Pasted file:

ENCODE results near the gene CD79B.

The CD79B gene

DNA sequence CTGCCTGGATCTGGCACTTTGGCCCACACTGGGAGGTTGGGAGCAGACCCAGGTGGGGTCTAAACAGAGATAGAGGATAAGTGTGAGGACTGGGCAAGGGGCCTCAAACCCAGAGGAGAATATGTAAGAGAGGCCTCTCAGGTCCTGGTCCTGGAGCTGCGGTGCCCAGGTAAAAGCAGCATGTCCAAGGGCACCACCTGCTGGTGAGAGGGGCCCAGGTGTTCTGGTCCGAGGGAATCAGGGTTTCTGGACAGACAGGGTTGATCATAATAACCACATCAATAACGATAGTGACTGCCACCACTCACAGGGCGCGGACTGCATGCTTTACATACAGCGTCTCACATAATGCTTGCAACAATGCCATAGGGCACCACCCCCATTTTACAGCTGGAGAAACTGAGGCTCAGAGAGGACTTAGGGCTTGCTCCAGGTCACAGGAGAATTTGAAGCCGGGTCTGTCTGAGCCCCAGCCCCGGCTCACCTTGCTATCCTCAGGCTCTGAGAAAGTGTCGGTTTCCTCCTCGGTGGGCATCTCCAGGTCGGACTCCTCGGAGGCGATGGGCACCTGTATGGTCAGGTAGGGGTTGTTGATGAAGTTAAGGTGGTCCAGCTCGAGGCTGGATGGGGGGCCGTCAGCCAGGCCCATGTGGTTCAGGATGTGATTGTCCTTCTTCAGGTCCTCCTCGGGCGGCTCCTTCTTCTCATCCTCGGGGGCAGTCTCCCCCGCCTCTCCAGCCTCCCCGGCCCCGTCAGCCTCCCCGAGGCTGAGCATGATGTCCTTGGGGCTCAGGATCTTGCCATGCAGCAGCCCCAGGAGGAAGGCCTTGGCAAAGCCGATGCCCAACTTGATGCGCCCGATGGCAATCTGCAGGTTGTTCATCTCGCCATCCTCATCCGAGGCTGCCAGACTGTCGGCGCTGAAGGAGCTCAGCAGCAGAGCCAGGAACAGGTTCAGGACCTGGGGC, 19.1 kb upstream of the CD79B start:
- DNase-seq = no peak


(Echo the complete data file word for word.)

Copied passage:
ENCODE results near the gene CD79B.

The CD79B gene

DNA sequence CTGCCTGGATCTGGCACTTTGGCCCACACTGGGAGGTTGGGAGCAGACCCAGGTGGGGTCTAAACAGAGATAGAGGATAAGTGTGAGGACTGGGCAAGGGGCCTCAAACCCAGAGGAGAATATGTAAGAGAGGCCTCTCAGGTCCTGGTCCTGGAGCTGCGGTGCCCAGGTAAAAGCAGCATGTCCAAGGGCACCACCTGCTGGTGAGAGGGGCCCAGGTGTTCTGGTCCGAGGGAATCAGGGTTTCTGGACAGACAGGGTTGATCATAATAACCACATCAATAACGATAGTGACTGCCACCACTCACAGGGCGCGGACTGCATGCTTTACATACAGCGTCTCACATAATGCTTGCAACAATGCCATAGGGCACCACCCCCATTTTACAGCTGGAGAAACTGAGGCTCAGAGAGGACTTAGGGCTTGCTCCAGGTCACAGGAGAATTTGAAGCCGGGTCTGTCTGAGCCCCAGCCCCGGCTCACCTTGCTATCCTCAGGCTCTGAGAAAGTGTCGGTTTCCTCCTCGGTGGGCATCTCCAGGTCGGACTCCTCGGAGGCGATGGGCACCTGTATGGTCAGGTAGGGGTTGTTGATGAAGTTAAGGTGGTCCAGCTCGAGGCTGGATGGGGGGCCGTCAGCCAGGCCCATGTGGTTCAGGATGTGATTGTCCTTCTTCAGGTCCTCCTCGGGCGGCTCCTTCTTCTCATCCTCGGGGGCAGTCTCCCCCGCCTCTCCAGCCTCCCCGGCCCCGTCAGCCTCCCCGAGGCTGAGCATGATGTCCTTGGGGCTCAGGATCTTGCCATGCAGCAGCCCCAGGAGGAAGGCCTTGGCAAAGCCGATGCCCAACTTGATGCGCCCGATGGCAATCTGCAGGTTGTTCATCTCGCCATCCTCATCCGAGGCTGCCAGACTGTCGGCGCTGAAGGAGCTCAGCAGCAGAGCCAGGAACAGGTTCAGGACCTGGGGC, 19.1 kb upstream of the CD79B start:
- DNase-seq = no peak